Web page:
The other thing to realise with git is commits are a lot cheaper, as in the 
first instance they are only to your local checkout. So if you have a bunch of 
’this commit is just so I can save the current state of this branch and switch 
to another’ commits these can be squashed before you eventually push that 
branch upstream and submit a PR for it, so they never appear in the final 
history. For this reason committing partially completed pieces of work is not 
an issue, as you can finally squash them to a single ‘this implements this’ 
commit before pushing it.

cheers Chris

> On 5 Nov 2016, at 10:34 am, Christopher Jones <jon...@hep.phy.cam.ac.uk> 
> wrote:
> Hi,
> I did the svn->git translation myself at work in the recent past and went 
> through exactly the same things as you are now. Git and Svn are very 
> different in some regards and workflows that worked with svn simply do not 
> with git. The ‘make all changes on master and commit only what I want each 
> time’ is one pattern from svn that does not map well to git. It took me a 
> while to realise it but branches are I am afraid really the best way forward 
> here. It does take a while to get use to but once you do it starts to make 
> more and more sense, and now I would not want to go back. 
> Chris
>> While I understand the benefit in principle of working on separate branches 
>> for separate tasks, this is not how I have been using my MacPorts Subversion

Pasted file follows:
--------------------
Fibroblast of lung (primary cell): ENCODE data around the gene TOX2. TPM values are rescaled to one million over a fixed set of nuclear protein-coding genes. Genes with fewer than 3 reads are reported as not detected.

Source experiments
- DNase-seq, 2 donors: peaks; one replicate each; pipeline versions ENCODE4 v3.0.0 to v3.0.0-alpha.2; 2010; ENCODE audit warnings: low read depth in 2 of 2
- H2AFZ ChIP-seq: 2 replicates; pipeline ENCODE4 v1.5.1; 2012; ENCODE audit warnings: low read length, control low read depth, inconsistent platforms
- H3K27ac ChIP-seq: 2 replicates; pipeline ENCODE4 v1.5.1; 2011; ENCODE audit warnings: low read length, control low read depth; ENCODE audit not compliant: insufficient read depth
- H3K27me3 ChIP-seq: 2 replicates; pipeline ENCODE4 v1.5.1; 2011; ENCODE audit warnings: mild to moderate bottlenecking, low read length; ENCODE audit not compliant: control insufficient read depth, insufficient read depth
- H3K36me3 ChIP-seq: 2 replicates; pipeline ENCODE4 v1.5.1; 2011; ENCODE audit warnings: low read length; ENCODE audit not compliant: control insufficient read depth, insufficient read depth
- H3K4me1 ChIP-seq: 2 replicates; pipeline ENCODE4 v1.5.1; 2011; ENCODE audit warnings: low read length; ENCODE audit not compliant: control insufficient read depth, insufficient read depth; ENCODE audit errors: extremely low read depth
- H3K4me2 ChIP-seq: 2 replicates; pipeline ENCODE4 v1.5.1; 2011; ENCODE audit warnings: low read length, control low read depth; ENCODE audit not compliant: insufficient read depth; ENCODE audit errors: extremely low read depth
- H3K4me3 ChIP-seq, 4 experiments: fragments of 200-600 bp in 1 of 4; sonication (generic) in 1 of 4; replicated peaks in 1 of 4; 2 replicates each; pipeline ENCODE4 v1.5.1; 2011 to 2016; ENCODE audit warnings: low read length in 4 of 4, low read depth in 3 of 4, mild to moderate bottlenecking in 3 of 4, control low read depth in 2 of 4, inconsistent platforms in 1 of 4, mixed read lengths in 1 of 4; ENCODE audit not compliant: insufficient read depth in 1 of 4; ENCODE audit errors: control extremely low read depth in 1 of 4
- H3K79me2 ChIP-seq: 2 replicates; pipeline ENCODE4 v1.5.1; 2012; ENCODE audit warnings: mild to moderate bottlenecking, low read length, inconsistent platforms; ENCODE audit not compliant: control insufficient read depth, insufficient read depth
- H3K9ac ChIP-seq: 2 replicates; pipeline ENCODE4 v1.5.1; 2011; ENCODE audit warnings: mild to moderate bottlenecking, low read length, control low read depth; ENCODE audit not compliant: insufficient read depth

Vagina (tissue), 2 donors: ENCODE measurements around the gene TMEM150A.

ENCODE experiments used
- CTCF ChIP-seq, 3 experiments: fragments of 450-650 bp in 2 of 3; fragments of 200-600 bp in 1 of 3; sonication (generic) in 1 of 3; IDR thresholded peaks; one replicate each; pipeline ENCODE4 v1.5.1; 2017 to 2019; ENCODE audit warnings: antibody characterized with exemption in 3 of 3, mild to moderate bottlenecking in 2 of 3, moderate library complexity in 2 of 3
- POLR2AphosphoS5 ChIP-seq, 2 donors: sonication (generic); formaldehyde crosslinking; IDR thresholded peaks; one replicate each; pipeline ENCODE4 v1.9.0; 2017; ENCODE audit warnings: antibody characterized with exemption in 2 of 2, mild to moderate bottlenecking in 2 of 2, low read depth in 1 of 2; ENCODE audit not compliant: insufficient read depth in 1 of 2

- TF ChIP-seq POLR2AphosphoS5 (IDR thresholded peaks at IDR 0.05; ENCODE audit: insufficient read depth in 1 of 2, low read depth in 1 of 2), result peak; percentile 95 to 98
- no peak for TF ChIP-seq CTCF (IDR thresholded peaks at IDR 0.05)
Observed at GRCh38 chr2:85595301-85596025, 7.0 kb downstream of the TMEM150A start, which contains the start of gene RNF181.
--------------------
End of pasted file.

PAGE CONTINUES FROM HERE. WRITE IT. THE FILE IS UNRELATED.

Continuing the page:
>> working copy for the past 9 years. I keep most the my modifications I'm 
>> working on in that working copy. If I want to remind myself to include a 
>> change with the next version of curl, I make the change to the curl portfile 
>> and leave it there, so that when "port livecheck curl" next lets me know 
>> there's an update, the change will be there for me, ready to be included 
>> with the update commit.
>> Committing that curl work in progress to a separate branch implies that I 
>> will remember -- later, when livecheck tells me about a curl update -- that 
>> I had other work I wanted to include with that update, and which branch I 
>> had put it on.
>> Even today, I forgot to remove "# $Id$" lines from ports that I committed. 
>> It's not a big deal, but it had been my plan to do so. I would like to 
>> remove the Id lines from all my ports now, and not commit that change, so 
>> that the change is there ready to go when I do make the next commit to those 
>> ports.
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